According to a year 2007 company press release, the latest version of NarusInsight Intercept Suite (NIS) is “the industry’s only network traffic intelligence system that supports real-time precision targeting, capturing and reconstruction of webmail traffic… including Google Gmail, MSN Hotmail and Yahoo! Mail”.[11] However, currently most webmail traffic can be HTTPS encrypted, so the content of messages can only be monitored with the consent of service providers.

Take your typical net connection, which is usually 1.5-10 Megabits per/sec. The exchange points are handling on average 500 Gigabits per/sec to 1.5 Terabits per/sec, and this just one exchange point. There are dozens in the US, hundreds around the world. We are not the only ones with Government tapping the data exchange points, other countries do the same. There is also no way the NSA (or anyone else) can keep up with all of that traffic, so they have to depend on things that get “flagged” for a person, usually an NSA analyst, to look at. If they determine that there is something contextually significant, they will escalate it and that’s where the warrant process comes in. At that point, the warrant is procedural, because they already have captured all of your data and can examine however much of it they have the time and computer processing power to do, which is a lot. It still takes a significant amount of time, and this is usually why they will go directly to the company that has all of the data.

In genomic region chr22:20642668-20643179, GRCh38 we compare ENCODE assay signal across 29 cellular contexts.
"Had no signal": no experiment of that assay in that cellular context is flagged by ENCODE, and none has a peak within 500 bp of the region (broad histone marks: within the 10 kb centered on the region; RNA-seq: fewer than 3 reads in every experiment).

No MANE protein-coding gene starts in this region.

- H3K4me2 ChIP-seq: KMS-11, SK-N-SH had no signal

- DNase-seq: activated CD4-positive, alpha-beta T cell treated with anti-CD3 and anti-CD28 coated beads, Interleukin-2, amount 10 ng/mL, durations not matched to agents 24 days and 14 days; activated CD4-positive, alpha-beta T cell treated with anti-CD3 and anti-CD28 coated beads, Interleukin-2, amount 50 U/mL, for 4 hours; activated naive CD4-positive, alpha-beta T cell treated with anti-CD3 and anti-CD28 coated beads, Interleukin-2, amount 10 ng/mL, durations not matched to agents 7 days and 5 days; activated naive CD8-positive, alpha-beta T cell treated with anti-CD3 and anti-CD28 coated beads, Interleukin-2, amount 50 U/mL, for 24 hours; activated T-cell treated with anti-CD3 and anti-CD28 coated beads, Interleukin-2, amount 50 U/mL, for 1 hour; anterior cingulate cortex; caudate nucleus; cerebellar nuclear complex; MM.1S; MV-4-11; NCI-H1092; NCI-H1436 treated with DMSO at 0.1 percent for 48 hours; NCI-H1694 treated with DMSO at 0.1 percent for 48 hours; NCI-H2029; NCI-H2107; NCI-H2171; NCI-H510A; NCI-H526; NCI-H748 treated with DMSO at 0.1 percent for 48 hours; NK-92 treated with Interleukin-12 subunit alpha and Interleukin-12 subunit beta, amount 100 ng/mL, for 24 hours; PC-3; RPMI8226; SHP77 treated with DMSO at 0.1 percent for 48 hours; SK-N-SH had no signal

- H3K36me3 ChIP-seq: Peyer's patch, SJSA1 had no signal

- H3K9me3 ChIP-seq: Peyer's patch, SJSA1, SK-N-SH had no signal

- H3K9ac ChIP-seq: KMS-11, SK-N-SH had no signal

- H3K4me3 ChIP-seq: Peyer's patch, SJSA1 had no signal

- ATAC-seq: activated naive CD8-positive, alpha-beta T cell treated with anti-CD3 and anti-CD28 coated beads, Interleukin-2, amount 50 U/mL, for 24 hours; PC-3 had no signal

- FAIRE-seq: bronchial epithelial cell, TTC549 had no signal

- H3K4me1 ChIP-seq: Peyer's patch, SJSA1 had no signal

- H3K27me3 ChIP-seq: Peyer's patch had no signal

So how exactly do they identify the “flagged” data? Using a product from a company called Narus that does deep packet inspection. (DPI) This is a well-known technique in computer forensics and fraud detection / analysis:

“The (Narus) STA Platform consists of stand-alone traffic analyzers that collect network and customer usage information in real time directly from the message…. These analyzers sit on the message pipe into the ISP (internet service provider) cloud rather than tap into each router or ISP device”(Telecommunications magazine, April 2000). A Narus press release (1 Dec., 1999) also boasts that its Semantic Traffic Analysis (STA) technology “captures comprehensive customer usage data … and transforms it into actionable information…. (It) is the only technology that provides complete visibility for all internet applications.”


daily alternative | alternative news – PRISM – Is Not What You Think

via PRISM – Is Not What You Think (Illustrated), page 1.